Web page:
Fasting blood glucose was determined using point-of-care diagnostic instruments (HemoCue 201+ Glucose System, HemoCue, Sweden) and those with a fasting blood glucose between 5.1 and 11.0 mm (capillary whole blood levels) completed a standard 2-h oral glucose tolerance test (OGTT) using 75 g of glucose. The range of the fasting blood glucose to proceed with an OGTT was expanded from the normal 5.6–6.0 mm, because the participants all had an infectious disease possibly leading to impaired glucose metabolism, namely stress-induced hyperglycaemia. The test was performed between 8.00 and 10.00 am. All participants were instructed to be fasting from midnight (>8 h), and only water was allowed prior to test. Participants with fasting blood glucose >6 mm or post-OGTT blood glucose level >11 mm were diagnosed with diabetes in accordance with the most recent WHO classification (WHO 2006). As the diagnosis of diabetes was for epidemiological purposes only, we did not repeat the test in those with values suggestive of diabetes. Participants already known to have diabetes were only classified as such in the study, if the diagnosis could be reproduced by our methods. The diabetes testing was performed as soon as possible (few days) after the initiation of TB treatment to eliminate the role of adverse drug effects.

Recall data on known symptoms indicative of TB or diabetes were collected through interviews using a questionnaire; the patients were asked whether they, during the last month, had experienced fever, polyuria, polydipsia, skin ulcerations, visual impairment, weight loss, cough, haemoptysis or night sweat. Furthermore, the HIV-infected participants were asked about the use of anti-retroviral treatment (ART). Their medical records, if any, were checked for preceding events of TB, to allow a distinction between new and relapsed TB infection to be made. All participants underwent baseline examination of anthropometry as reported elsewhere (PrayGod et al. 2011a). Handgrip strength was determined to the nearest 0.1 kg using a digital dynamometer (Takei Scientific Instruments, Japan), and the mean from the two maximum results (one in each hand) was reported.

Statistical analysis

Data were double entered and analysed using Stata 11.2 (StataCorp LP, College Station, USA). Continuous variables assessed were age, haemoglobin level, white blood cell count, serum CRP, serum AGP, CD4 count and handgrip strength. Categorical variables assessed were sex (female/male), TB status (sputum culture negative/positive) and culture intensity (+1, +2 and +3), HIV status (negative/positive), anaemia (no/yes), reported symptoms and medical history. For each of the possible predictors, linear or logistic regression models adjusted for age and sex were used to test for differences between TB patients with and without diabetes. P-values <0.05 were considered significant.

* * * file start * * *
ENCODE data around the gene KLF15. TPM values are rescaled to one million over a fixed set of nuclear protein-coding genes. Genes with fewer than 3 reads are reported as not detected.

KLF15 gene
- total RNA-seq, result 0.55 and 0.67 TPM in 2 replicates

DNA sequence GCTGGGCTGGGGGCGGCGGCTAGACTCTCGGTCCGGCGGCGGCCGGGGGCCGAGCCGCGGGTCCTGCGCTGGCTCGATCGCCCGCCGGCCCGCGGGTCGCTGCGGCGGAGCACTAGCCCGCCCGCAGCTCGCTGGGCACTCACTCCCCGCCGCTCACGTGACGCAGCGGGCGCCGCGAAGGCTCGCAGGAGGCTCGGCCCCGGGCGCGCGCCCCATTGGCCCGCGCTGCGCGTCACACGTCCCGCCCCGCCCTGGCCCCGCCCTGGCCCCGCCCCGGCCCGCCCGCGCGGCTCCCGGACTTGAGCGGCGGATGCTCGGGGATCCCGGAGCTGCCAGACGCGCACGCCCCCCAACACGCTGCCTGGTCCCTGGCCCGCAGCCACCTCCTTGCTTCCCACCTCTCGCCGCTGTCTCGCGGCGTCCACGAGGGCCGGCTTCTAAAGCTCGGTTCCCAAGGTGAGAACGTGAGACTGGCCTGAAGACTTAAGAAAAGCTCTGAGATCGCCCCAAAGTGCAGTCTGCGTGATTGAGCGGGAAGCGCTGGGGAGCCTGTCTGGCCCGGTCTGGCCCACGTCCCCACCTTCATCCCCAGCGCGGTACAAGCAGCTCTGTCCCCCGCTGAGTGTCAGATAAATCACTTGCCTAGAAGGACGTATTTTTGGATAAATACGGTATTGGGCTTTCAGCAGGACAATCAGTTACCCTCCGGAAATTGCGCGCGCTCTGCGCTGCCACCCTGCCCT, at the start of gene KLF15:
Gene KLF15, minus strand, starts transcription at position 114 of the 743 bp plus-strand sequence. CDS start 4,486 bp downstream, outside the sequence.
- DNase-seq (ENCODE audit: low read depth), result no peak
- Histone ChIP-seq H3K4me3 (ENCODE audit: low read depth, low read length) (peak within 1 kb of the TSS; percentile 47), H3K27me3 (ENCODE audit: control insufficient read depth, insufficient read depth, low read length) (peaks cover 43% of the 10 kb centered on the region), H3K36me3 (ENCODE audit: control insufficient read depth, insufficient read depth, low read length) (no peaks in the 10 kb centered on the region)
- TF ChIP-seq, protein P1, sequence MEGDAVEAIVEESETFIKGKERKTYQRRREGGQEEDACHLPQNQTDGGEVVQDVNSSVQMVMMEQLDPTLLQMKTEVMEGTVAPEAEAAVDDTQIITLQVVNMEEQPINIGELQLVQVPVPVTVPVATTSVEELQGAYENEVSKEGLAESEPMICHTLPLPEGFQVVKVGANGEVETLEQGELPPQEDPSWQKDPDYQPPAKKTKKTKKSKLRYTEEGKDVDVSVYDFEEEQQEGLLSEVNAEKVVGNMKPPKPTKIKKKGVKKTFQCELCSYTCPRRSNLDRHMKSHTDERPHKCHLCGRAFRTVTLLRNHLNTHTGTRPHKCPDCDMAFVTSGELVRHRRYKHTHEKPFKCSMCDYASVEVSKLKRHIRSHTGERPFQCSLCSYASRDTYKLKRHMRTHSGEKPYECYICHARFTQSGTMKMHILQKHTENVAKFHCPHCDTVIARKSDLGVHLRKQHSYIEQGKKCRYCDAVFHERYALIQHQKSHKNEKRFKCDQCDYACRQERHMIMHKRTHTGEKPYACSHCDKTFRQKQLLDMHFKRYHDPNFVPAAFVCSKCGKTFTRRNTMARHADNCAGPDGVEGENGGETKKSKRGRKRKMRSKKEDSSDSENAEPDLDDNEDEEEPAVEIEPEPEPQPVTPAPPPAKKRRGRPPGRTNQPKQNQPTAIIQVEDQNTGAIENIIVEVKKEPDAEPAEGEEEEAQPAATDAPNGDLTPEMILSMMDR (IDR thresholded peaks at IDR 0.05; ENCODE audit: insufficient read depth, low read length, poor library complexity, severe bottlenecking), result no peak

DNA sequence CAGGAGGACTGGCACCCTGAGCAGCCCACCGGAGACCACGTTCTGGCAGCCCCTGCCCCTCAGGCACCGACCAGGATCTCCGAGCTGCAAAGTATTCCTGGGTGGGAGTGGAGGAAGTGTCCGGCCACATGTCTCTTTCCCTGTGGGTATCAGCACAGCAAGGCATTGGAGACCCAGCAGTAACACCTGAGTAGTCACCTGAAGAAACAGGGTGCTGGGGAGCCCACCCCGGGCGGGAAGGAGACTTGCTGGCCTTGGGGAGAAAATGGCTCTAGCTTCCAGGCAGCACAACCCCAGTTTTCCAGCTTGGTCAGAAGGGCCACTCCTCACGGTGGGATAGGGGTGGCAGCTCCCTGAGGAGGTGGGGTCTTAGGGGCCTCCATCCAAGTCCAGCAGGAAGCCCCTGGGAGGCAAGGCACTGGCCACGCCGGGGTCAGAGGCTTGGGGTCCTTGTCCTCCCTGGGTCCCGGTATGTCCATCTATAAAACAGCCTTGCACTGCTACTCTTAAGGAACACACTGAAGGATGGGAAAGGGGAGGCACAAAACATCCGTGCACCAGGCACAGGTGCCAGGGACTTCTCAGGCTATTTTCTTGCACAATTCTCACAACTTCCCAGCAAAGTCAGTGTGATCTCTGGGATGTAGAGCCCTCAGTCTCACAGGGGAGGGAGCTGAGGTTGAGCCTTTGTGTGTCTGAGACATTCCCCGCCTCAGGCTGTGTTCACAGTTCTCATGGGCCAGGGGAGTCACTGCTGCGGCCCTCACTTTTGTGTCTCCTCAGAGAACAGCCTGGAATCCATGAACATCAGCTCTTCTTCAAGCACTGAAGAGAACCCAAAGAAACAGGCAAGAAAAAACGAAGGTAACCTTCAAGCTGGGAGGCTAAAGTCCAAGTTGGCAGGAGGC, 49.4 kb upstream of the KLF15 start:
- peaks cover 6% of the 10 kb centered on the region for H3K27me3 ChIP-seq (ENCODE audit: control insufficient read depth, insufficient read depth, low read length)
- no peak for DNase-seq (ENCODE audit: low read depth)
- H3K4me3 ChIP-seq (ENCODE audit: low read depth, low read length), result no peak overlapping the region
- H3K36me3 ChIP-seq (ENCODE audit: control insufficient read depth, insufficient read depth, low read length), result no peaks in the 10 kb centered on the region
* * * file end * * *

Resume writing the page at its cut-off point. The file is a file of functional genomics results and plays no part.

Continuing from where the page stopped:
Ethical considerations

Ethical permission was obtained from the Ethics Committee of the National Institute for Medical Research in Tanzania, and The Danish National Committee on Biomedical Research Ethics approved the study. Written and oral information were presented to all eligible participants before written consent was obtained. Written consent was obtained from parents/legal guardians of any participants between 15 and 18 years of age. Pre-HIV test counselling was compulsory, and post-HIV test counselling was offered to all HIV-positive participants. Patients with diagnosed HIV or diabetes were referred for further management.

Results

  1. Top of page
  2. Abstract
  3. Introduction
  4. Methods
  5. Results
  6. Discussion
  7. Acknowledgements
  8. References

Of 1250 patients with pulmonary TB recruited, 1205 (96.4%) had complete blood glucose data and were included in the analyses. Mean (standard deviation) age and BMI were 36.6 years (13.0) and 18.8 kg/m2 (3.0), respectively, and 493 (40.9%) were women. HIV infection was present in 60.6% and 43.8% of women and men (P < 0.001), respectively, and 12.6% of HIV-infected patients used ART prior to the study. Nearly 803 (66.6%) were diagnosed as PTB+, and among those with a PTB+ diagnosis, 735 (92%) were culture-positive and 68 (8%) were diagnosed as PTB+ using smear microscopy owing to either a contaminated or missing culture sample. The overall prevalence of anaemia was 78.1%. The mean (standard deviation) total white blood cell count was 6.5 × 109 (2.6 × 109) cells/l, of which 4.2 × 109 (2.2 × 109) cells/l (64.6%) were neutrophil granulocytes and 1.9 × 109 (0.9 × 109) cells/l (29.9%) were lymphocytes, and 89.4% had an acute phase response elevated above the reference level. Of the 1205 patients with TB, 444 (36.9%) had impaired glycaemia, including 197 (16.4%) with diabetes. Demographic characteristics of the population are shown in Table 1.

Table 1.   Background characteristics of 1205 patients with tuberculosis stratified by diabetes status*
 Non-diabetes (n = 1008)Diabetes (n = 197)P